Forecasts of stock-rally burnout may be exaggerated

A portfolio manager offers an alternative to doomsayers’ explanation of movement to lower rates

Forecasts of stock-rally burnout may be exaggerated

The global equity markets have rallied well from being brought low by December’s bout of volatility. Still, investors around the world have been shaken, and a widespread risk-off sentiment has inspired a movement toward haven assets, fixed-income exposure, and alternative investments.

Encouraging that attitude is a continuing forecast of a day of reckoning for equity markets. The rally, naysayers contend, has been fuelled by the Federal Reserve’s pivot to easier policy. And just as a fire without oxygen can’t burn forever, they say that the equity market will eventually undergo a correction as an underlying economic growth slowdown makes itself felt.

But according to Krishna Memani, vice chairman of Investments at Invesco, that explanation doesn’t hold up. “While at first blush this may make logical sense, I firmly believe this argument suffers from a framing problem,” he said in a recent blog post.

“The basic premise of the argument is that the Fed’s pivot was driven by the US economy slowing to a catastrophic level,” Memani said. Believers in the slowdown forecast, he said, believe the central bank is privy to certain economic signals that suggest an imminent recession, so it hurriedly engaged a dovish policy lever in an attempt to avert a catastrophe.

But he presented an alternative perspective: the Fed had merely gotten ahead of itself. After the central bank concluded last fall that the US economy had fully recovered from the post-financial crisis, he argued, they decided to adopt a mantra favouring policy normalization, even allowing for some overshoot on the tightening front.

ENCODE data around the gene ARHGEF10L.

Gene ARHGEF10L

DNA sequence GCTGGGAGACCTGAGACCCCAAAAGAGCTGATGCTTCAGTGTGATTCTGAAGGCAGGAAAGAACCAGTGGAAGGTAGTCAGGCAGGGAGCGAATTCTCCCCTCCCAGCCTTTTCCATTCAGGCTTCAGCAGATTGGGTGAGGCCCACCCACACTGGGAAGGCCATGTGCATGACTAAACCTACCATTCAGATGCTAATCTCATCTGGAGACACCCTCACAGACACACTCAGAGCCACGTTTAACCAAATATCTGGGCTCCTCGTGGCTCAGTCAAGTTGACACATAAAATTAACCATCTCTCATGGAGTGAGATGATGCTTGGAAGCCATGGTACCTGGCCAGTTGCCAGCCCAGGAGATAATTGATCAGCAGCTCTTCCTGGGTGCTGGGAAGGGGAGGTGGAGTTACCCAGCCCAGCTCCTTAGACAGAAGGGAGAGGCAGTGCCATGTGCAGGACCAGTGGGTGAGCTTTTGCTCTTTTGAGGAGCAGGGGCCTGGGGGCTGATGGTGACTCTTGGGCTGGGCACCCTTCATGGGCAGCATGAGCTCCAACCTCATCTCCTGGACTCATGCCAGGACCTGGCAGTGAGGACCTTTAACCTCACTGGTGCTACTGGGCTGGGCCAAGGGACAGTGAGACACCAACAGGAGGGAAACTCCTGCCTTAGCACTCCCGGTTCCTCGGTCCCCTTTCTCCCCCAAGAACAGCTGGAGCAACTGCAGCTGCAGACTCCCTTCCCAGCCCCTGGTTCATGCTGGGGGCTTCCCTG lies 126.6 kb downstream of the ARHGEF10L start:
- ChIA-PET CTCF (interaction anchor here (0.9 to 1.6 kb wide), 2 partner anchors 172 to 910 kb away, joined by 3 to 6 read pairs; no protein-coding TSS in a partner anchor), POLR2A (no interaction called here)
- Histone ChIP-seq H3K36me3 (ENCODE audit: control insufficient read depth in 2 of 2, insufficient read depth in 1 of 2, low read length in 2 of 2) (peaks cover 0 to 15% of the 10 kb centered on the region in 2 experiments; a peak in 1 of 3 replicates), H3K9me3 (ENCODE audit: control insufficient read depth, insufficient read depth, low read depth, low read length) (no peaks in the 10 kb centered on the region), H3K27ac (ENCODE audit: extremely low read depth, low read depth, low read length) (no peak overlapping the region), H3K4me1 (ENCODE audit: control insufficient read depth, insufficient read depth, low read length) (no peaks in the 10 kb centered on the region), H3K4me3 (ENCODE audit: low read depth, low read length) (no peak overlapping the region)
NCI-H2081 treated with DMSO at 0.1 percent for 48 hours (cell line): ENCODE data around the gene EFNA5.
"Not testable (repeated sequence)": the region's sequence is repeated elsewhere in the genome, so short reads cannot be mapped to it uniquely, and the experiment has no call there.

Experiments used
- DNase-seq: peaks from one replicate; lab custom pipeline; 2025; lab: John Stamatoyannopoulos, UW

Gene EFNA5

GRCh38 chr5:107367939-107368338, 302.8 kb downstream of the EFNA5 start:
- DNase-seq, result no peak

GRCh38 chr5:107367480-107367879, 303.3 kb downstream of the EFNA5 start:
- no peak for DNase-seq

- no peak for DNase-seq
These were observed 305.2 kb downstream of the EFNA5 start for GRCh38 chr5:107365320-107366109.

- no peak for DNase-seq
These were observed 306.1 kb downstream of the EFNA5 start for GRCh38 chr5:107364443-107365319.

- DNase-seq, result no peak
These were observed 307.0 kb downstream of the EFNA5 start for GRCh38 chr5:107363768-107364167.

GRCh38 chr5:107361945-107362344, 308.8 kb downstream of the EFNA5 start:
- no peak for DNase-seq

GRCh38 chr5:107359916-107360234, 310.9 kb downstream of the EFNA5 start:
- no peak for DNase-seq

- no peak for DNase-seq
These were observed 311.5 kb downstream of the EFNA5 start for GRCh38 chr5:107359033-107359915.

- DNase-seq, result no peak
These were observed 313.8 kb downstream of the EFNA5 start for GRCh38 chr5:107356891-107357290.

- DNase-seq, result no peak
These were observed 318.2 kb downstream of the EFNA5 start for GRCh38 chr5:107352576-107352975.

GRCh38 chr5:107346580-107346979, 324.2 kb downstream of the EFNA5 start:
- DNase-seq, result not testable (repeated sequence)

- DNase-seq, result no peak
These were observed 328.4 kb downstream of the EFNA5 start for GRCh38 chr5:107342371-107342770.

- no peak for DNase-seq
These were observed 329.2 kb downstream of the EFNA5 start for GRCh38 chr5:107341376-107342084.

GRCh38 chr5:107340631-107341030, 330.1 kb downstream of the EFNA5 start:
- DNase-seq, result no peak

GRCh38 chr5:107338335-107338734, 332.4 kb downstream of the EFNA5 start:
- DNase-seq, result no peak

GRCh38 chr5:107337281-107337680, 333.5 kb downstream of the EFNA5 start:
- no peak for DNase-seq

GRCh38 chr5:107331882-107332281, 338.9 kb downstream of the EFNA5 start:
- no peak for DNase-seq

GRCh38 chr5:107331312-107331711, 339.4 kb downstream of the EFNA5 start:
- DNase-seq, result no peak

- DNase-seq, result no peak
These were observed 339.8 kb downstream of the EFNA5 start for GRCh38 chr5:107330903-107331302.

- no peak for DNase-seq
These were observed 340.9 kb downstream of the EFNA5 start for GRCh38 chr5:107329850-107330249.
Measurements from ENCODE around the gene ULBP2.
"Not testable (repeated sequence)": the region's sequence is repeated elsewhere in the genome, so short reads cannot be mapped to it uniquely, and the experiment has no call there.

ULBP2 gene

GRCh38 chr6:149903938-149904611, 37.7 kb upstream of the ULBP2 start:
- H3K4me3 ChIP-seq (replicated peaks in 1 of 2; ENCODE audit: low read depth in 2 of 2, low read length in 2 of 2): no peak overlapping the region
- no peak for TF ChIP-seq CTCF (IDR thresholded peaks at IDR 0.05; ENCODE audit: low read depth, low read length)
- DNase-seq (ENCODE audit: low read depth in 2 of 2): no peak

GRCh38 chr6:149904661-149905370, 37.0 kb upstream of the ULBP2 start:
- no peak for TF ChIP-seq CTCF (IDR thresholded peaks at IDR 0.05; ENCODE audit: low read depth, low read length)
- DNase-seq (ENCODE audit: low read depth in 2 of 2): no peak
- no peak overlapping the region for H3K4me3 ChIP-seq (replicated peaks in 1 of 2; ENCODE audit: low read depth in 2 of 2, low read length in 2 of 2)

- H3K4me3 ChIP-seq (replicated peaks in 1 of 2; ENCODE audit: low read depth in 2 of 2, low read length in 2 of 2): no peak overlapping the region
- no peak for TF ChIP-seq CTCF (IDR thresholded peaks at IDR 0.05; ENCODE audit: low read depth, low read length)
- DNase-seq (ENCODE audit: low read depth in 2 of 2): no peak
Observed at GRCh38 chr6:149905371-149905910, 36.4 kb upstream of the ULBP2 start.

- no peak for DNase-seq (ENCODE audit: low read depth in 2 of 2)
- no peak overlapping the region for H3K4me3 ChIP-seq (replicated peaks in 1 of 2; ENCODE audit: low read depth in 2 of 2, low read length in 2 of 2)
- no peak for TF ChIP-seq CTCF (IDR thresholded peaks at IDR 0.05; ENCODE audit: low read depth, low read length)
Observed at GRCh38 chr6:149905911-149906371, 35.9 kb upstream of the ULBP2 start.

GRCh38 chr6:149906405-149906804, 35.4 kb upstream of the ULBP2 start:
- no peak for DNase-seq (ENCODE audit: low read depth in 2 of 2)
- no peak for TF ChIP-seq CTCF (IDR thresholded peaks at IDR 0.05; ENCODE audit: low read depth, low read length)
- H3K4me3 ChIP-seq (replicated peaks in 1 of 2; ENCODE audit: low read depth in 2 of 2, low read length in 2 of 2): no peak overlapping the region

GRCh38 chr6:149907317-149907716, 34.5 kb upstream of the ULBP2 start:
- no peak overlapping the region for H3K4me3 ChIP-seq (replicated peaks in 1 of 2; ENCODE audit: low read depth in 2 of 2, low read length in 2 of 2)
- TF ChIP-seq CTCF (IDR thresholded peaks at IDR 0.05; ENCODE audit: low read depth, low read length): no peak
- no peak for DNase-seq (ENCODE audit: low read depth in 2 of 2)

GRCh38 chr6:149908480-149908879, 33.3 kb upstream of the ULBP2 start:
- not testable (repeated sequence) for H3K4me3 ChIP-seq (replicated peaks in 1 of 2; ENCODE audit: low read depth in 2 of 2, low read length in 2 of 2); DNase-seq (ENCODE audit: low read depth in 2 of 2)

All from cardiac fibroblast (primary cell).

“In August to September 2018, the various Fed pronouncements were reminding us that they didn’t know where R* (the neutral Fed fund rate) was,” he said. “[I]n their inflation driven tightening frenzy, they were going to go above that unknown neutral rate.”

But by December, the Fed had come to conclude that the US economy was growing through a drastic slowdown, suggested by a 3.5% unemployment rate, and it was devoid of any inflationary pressures. Given that realization, Menani maintained that the correct and prudent response was to abandon their hawkish stance and undo their unnecessary tightening by cutting rates once more.
“If one frames the Fed pivot response in this slightly nuanced way, all the market happenings in the first half of 2019 start making sense and the outlook for the second half improves meaningfully,” he said.

The last few rate increases will be unwound gradually, he suggested, “perhaps not the 50 bps cut the markets were expecting for the July meeting.”  Financial conditions may also continue easing, and the US economy will move on from its Q2 2019 soft patch, which Menani linked to the inventory buildup in Q1 2019. In case of a return to the economy’s trend growth rate of 2%, the US equity markets will rise in spite of modest increases in US long interest rates.

“And the current US business cycle, the longest in US history, continues–for five more years in my opinion,” he said.


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